# f 2 f 2 x 2

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## Methods and Applications of MultiobjectiveOptimization

A review of

The Normal Boundary Intersection Approach of Indraneel Das and John E. Dennis

and some ’variations’ or extensions by

Trond Steihaug Department of Informatics University of Bergen, Norway

and

Humboldt Universit¨at zu Berlin May 4, 2005

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## Introduction

Multiobjectiveor Multicriteriaoptimization

minx∈VF(x)

⎢⎢

⎢⎣ f1(x)

... fm(x)

⎥⎥

⎥⎦

where m≥2 and

V ={x∈Rn|ci(x) = 0i∈ E, ci(x)0i∈ I}.

The constraints should not be more ”diﬃcult” than the available algorithm can handle the problem of solving the (single objective) problem

minx∈Vfi(x), i= 1, . . . , m.

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## Terminology (1)

A pointx∈ V is said to be locallyPareto optimal if and only if fi(x)≤fi(x) for all 1≤i≤m andx∈ V ∩ N(x)⇒x=x. A pointx∈ C is said to begloballyPareto optimal if and only if

fi(x)≤fi(x) for all 1≤i≤m andx∈ V ⇒x=x.

Typically there is an entire curve or surface of Pareto points

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## Terminology(2)

The shadow minimum or utopia point F is deﬁned as the vector of the individual global (single objective)fi≡fi(xi),F= (f1, . . . , fm)T where

xi = argmin{fi(x)|x∈ V}

x

Objective Space O

F*

f2(x) f1(x)

F(x2*) F(x1*)

F = [f1, f2]’

Feasible set

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## Terminology (3)

The set of obtainable vectors F ={F(x)|x∈ V} ⊂ Rm. F is the objective space. ∂Fis the boundary ofF. The set of all Pareto optimal pointsP ⊂∂F.

f (x) f (x)

B

A C

O 1 2

A isF(x2), B is F(x1), C is a Pareto (global) optimal point, O isF (from now assumed to be 0). The points on the line A to B is the convex hull of individual minima (CHIM) also called the Utopia line.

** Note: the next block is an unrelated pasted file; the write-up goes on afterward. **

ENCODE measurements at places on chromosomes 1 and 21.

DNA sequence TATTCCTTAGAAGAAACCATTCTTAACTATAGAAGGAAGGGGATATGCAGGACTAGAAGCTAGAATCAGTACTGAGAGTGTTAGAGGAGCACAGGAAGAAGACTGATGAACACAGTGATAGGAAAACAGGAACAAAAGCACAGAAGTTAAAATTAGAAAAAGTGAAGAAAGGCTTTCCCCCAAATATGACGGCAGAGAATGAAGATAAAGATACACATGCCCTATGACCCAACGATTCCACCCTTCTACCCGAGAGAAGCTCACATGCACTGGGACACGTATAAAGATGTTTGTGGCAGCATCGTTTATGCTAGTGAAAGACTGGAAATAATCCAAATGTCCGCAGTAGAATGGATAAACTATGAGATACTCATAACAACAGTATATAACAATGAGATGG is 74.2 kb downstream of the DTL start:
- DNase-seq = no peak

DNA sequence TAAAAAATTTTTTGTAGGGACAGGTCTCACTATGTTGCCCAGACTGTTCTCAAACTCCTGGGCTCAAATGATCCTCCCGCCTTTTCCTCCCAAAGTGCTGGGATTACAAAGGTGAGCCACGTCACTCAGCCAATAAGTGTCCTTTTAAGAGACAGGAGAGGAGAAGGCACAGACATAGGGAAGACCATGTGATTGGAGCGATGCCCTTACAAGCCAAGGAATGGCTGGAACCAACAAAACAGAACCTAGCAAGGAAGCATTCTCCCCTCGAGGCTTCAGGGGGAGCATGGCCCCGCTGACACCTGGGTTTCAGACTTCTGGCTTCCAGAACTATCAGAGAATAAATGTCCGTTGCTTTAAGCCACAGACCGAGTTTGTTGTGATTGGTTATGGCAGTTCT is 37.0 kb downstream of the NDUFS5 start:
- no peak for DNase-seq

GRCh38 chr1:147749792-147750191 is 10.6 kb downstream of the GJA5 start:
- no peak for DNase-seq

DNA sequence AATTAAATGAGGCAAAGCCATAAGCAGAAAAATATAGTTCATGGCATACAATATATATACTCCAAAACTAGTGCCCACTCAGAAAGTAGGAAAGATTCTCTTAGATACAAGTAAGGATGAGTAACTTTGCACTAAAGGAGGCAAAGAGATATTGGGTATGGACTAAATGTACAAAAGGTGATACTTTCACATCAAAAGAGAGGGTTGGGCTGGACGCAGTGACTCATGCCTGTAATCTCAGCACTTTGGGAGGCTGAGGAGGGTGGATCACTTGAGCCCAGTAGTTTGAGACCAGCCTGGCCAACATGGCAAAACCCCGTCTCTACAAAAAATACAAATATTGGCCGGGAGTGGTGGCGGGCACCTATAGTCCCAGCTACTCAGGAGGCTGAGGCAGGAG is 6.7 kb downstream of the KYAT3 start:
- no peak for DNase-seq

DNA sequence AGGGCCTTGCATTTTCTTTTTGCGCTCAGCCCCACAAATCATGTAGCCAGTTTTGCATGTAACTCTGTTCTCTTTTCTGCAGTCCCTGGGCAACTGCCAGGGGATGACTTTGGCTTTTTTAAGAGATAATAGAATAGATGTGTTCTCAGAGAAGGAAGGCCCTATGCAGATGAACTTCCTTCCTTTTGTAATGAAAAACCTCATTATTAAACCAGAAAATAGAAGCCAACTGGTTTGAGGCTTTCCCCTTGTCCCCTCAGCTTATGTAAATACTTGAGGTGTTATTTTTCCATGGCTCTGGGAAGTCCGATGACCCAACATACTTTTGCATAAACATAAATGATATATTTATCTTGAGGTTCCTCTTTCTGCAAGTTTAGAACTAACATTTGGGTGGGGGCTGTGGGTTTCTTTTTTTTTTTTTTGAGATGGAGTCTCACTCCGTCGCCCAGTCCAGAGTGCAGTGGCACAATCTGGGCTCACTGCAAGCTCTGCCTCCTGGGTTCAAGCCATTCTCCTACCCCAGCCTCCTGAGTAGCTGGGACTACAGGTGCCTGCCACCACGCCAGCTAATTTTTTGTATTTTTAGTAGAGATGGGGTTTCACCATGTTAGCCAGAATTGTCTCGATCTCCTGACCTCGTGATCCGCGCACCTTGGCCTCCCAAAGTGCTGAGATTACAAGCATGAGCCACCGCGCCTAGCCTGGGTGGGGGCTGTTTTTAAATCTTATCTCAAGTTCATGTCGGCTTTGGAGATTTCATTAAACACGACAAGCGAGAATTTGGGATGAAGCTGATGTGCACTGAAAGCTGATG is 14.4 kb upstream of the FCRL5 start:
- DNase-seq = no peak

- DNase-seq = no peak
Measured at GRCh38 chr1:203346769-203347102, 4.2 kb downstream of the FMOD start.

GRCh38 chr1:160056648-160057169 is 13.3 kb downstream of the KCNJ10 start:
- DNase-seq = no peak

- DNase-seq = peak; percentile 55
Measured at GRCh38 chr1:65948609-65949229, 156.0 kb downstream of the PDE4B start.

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## Basic Idea of theNBImethod

The intersection point between the boundary ∂F and the normal pointing toward F emanating from any point in the CHIM is a Pareto optimal point

unless it happens . . . .

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## . . . unless it happens . . .

F*

P N

. . . to lay on a suﬃciently concave part of the boundary. Claim by D&D:

The Pareto optimal surface (in the objective space) is convex in almost every application found in the literature.

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## . . . unless it happens . . .

that the algorithm returns a local solution of min{fi(x), x∈ V}and not the global.

F*

The computed convex hull of the individual local minima is the not the CHIM.

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## Formulation of the Problem

Let Φ be anm×mmatrix where column iisF(xi)−F. Note that Φij0 and Φii= 0.

CHIM is now{y= Φβ Rm|m

i=1βi= 1, βi0}.

Let ˆnbe the unit normal to the CHIM simplex pointing toward the origin.

For a given pointy in the CHIM the (half) line isy+tn,ˆ (t≥0). The point on this line and∂F closest to the origin is the follow subproblem

maxx,tt

s.t. y+tˆn=F(x) x∈ V

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## NBI points

A and G are called anchor points.

Arcs AB and FG: Global Pareto points. Arcs BC and DE: Local Pareto points

Arcs CD and EF areneitherR is a local Pareto point and a NBI point.

For every Pareto optimal point there exists a NBI point unless . . . .

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## . . . unless it happens . . .

thatm≥3

f2 f1

f3

F*

F(x3*) F(x1*)

F(x2*)

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## The Optimizer

Most (all) optimization routines for general nonlinear problems will in general ﬁnd only local solutions. The type of algorithm will determine what kind of problems that can be solved.